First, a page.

May backs Sonia Furstenau for leadership of B.C. Greens

A screen capture from Elizabeth May's video endorsing Sonia Furstenau's leadership of the Federal Green Party | Photo: Twitter via @SoniaFurstenau

Former federal Green Party leader Elizabeth May wants to see Sonia Furstenau as the next leader of the provincial Greens.

May endorsed the Cowichan Valley MLA, who is deputy leader of the B.C. Green Party, on Tuesday.

Party members will vote on who they want to replace Andrew Weaver. Weaver resigned as leader last fall and became an Independent in January, citing family health demands. He does not plan to run for re-election.

Adam Olsen, the MLA for Saanich North and the Islands, is the party’s interim leader. Nominations in the leadership contest are open until July 27.

The only other contestant so far is financial consultant Kim Darwin, who ran as a candidate in Powell River-Sunshine Coast in the 2017 provincial election.

“Sonia is a proven leader,” May said. “She’s extremely articulate, eloquent, brilliant, sharp, also courageous. She is someone who stands up and speaks out on behalf of our natural world. She’s a champion for water. And I know with Sonia at the helm of the Green Party of British Columbia we’ll elect more talented Greens to our legislature in Victoria.”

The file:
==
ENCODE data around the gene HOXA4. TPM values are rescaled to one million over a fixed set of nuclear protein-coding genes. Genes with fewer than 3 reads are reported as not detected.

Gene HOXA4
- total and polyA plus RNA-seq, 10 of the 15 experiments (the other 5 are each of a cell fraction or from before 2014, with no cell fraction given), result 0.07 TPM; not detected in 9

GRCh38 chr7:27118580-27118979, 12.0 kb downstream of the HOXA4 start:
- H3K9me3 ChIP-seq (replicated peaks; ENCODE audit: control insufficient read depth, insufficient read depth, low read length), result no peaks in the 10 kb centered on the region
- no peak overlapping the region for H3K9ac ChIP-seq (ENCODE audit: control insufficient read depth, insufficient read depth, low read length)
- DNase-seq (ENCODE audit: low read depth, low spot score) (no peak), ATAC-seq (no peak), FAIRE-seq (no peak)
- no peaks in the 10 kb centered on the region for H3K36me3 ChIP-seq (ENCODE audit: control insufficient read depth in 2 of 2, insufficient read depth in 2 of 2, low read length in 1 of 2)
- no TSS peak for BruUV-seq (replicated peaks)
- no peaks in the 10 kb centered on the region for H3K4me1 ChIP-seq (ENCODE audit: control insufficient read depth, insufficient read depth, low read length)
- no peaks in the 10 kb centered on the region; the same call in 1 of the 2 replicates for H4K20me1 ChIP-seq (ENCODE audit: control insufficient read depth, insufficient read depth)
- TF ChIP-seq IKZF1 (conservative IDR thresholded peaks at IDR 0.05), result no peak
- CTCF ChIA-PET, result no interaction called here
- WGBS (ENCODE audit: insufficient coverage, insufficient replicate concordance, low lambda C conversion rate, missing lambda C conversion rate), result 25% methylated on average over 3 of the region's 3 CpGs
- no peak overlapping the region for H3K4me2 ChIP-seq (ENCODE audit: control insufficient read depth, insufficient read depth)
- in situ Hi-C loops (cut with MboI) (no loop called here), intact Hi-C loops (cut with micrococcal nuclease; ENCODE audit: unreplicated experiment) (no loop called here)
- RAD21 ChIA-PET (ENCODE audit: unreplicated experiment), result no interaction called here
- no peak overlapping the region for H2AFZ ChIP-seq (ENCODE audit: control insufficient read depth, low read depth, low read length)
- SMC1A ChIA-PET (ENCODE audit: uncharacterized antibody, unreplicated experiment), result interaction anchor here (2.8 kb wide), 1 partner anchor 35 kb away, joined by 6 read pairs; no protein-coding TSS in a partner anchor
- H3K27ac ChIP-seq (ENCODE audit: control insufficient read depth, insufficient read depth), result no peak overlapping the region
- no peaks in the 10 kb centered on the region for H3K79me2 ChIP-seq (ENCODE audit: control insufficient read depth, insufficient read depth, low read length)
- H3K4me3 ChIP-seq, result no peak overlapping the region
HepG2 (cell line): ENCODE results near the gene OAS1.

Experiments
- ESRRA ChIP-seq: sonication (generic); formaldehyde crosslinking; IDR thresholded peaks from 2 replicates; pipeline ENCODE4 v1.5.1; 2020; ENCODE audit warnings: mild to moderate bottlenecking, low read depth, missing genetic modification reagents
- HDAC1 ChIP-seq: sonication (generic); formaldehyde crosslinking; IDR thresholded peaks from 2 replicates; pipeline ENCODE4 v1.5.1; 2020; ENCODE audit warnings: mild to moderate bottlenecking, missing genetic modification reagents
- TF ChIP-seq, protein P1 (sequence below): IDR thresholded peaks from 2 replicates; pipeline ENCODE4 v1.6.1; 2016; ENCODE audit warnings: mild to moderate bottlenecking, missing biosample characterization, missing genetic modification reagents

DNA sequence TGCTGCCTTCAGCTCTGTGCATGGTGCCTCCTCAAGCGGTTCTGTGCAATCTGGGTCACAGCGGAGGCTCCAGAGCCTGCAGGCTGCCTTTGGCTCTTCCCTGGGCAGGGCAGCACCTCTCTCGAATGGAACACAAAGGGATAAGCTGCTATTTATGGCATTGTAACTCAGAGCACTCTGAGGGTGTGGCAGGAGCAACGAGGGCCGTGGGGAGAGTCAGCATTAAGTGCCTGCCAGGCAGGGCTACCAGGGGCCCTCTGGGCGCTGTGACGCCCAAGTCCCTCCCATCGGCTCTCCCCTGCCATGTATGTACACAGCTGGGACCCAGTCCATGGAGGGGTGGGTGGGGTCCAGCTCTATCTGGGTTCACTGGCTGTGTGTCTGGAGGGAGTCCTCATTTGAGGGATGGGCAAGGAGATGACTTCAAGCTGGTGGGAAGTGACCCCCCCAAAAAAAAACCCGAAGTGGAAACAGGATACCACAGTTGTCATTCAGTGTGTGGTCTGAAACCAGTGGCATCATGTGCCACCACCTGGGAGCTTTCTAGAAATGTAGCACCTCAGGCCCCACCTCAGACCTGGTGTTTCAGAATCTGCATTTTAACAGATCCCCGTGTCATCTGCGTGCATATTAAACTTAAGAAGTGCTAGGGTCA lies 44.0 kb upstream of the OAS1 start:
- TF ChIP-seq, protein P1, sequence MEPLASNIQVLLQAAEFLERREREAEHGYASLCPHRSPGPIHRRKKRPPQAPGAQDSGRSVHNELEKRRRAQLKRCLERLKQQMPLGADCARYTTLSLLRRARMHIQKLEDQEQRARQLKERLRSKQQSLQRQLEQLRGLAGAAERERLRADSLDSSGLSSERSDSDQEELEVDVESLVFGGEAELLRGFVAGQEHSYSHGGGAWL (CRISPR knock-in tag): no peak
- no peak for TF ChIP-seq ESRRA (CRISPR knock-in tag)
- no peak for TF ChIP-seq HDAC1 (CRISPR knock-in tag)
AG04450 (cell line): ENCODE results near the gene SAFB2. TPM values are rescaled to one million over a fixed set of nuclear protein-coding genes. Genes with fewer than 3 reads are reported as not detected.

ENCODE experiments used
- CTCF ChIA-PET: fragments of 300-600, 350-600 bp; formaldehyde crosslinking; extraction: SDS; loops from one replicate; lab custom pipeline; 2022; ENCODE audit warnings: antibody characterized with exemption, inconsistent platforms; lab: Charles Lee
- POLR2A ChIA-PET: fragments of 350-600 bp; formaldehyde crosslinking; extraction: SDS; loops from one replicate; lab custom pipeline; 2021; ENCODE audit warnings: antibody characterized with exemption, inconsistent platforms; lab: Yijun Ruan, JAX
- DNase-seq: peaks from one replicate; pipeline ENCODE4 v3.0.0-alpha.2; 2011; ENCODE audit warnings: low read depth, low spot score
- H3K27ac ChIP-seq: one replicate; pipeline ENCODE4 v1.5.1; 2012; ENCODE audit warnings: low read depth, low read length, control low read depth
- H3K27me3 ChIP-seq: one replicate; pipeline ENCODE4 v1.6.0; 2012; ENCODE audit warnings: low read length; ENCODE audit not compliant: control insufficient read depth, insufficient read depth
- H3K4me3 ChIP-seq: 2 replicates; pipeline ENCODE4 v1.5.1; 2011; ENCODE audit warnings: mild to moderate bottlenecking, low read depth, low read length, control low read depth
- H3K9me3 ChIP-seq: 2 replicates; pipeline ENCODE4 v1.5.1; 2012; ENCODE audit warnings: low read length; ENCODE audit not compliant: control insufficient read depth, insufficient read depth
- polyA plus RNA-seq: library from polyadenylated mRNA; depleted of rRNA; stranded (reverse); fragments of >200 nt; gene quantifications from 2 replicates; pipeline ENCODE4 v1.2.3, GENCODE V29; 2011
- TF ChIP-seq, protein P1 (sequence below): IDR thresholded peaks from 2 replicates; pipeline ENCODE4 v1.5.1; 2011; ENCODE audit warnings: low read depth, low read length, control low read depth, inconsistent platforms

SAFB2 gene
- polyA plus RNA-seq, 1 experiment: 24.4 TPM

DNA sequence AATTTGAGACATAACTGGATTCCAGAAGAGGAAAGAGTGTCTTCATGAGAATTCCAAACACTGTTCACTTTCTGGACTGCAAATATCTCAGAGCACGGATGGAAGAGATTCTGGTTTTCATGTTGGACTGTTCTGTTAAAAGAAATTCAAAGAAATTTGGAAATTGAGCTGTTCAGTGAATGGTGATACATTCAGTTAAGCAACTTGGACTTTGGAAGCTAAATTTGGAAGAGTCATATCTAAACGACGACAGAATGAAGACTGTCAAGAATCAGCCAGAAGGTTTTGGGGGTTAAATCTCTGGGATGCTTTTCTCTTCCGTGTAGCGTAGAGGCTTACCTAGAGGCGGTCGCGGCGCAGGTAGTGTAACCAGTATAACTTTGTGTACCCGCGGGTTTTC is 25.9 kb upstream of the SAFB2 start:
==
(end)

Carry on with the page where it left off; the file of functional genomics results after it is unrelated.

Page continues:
Darwin belongs in the legislature with Furstenau as leader, said May.

Campaigning resumed last month after it was suspended at the end of March due to the pandemic. A leadership debate is planned for Sept. 1, with online voting scheduled for Sept. 5-13. The new leader will be announced on Sept. 14.

The 2017 provincial election saw the B.C. Green Party under Weaver win three seats that decided the balance of power between the Liberals and the NDP.

Weaver signed a confidence and supply agreement with Premier John Horgan and promised the Greens would support an NDP government on important parliamentary votes, helping to topple the government of Liberal premier Christy Clark.

Since leaving the party, Weaver has criticized his former colleagues.

In May, Weaver said he wanted to call an election over the NDP’s support for the LNG Canada/Coastal GasLink project, but was outvoted by Olsen and Furstenau.

“My former colleagues & were afraid to stand up to the B.C. NDP [with respect to] the LNG development,” he wrote on Twitter on May 23. “I was ready to go to election, but in my opinion, they were more interested in re-election than they were about standing up for principles.”

Weaver also used the social media platform to oppose Furstenau after she supported the idea of a four-day work week.

The next provincial election is scheduled for Oct. 16, 2021, but it could be held sooner if the government decides to call an election or loses the confidence of the legislative assembly.

Times Colonist